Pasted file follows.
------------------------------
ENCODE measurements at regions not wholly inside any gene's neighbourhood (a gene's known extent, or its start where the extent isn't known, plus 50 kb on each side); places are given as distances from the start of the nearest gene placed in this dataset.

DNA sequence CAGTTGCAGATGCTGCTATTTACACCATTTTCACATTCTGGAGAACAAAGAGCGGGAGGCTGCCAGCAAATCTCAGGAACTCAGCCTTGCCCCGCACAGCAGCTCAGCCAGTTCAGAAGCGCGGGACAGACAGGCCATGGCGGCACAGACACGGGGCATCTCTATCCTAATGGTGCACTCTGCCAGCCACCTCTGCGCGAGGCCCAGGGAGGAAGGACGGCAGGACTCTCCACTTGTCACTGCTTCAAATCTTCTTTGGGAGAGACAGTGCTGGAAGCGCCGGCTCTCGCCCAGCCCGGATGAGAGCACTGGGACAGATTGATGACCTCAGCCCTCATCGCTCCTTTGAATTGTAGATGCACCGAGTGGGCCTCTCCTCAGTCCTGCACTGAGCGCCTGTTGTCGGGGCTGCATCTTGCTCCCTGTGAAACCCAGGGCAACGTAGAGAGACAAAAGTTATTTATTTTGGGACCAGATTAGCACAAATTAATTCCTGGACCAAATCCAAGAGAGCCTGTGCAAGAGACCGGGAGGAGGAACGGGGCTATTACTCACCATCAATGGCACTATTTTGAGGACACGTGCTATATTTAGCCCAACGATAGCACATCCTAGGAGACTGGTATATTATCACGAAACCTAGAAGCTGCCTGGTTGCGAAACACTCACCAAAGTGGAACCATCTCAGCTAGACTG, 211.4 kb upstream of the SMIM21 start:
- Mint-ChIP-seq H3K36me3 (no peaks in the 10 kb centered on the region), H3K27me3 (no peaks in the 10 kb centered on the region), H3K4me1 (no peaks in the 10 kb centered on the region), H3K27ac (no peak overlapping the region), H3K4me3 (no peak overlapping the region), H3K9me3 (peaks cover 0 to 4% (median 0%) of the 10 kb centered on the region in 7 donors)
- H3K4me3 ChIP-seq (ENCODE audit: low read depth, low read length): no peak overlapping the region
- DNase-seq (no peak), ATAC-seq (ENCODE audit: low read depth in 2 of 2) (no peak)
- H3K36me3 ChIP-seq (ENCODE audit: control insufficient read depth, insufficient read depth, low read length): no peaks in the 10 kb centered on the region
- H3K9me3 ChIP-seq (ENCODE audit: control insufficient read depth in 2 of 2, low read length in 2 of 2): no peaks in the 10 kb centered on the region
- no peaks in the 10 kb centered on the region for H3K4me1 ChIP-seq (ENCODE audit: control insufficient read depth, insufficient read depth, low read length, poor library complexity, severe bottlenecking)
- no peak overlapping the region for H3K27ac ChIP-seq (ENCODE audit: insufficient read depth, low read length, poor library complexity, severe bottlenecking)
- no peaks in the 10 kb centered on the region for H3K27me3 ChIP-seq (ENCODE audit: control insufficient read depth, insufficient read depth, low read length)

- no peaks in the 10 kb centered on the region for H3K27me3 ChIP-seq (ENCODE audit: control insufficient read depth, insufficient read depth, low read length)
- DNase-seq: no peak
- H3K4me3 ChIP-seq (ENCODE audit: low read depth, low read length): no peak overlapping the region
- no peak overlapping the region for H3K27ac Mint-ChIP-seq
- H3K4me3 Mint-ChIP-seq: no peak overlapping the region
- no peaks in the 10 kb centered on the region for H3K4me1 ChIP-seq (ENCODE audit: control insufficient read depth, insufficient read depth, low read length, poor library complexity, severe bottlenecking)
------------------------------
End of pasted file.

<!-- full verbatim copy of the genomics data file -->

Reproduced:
ENCODE measurements at regions not wholly inside any gene's neighbourhood (a gene's known extent, or its start where the extent isn't known, plus 50 kb on each side); places are given as distances from the start of the nearest gene placed in this dataset.

DNA sequence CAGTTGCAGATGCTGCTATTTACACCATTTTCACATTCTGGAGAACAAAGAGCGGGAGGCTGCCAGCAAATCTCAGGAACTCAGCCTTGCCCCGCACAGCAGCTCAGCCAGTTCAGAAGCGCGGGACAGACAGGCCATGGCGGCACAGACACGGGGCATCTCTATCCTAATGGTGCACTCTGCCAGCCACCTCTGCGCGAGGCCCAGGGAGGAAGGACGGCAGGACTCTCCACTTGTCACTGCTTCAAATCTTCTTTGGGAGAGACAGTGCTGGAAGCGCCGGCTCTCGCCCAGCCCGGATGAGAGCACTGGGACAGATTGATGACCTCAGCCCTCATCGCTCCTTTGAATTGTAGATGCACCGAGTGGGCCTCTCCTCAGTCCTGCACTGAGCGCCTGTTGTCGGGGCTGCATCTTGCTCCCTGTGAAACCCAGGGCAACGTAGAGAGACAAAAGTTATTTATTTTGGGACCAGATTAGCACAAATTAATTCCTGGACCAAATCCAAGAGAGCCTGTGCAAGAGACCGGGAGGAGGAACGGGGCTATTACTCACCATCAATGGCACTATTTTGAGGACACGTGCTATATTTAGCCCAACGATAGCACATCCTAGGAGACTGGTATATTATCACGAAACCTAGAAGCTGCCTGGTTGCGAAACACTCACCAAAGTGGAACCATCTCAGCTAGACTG, 211.4 kb upstream of the SMIM21 start:
- Mint-ChIP-seq H3K36me3 (no peaks in the 10 kb centered on the region), H3K27me3 (no peaks in the 10 kb centered on the region), H3K4me1 (no peaks in the 10 kb centered on the region), H3K27ac (no peak overlapping the region), H3K4me3 (no peak overlapping the region), H3K9me3 (peaks cover 0 to 4% (median 0%) of the 10 kb centered on the region in 7 donors)
- H3K4me3 ChIP-seq (ENCODE audit: low read depth, low read length): no peak overlapping the region
- DNase-seq (no peak), ATAC-seq (ENCODE audit: low read depth in 2 of 2) (no peak)
- H3K36me3 ChIP-seq (ENCODE audit: control insufficient read depth, insufficient read depth, low read length): no peaks in the 10 kb centered on the region
- H3K9me3 ChIP-seq (ENCODE audit: control insufficient read depth in 2 of 2, low read length in 2 of 2): no peaks in the 10 kb centered on the region
- no peaks in the 10 kb centered on the region for H3K4me1 ChIP-seq (ENCODE audit: control insufficient read depth, insufficient read depth, low read length, poor library complexity, severe bottlenecking)
- no peak overlapping the region for H3K27ac ChIP-seq (ENCODE audit: insufficient read depth, low read length, poor library complexity, severe bottlenecking)
- no peaks in the 10 kb centered on the region for H3K27me3 ChIP-seq (ENCODE audit: control insufficient read depth, insufficient read depth, low read length)

- no peaks in the 10 kb centered on the region for H3K27me3 ChIP-seq (ENCODE audit: control insufficient read depth, insufficient read depth, low read length)
- DNase-seq: no peak
- H3K4me3 ChIP-seq (ENCODE audit: low read depth, low read length): no peak overlapping the region
- no peak overlapping the region for H3K27ac Mint-ChIP-seq
- H3K4me3 Mint-ChIP-seq: no peak overlapping the region
- no peaks in the 10 kb centered on the region for H3K4me1 ChIP-seq (ENCODE audit: control insufficient read depth, insufficient read depth, low read length, poor library complexity, severe bottlenecking)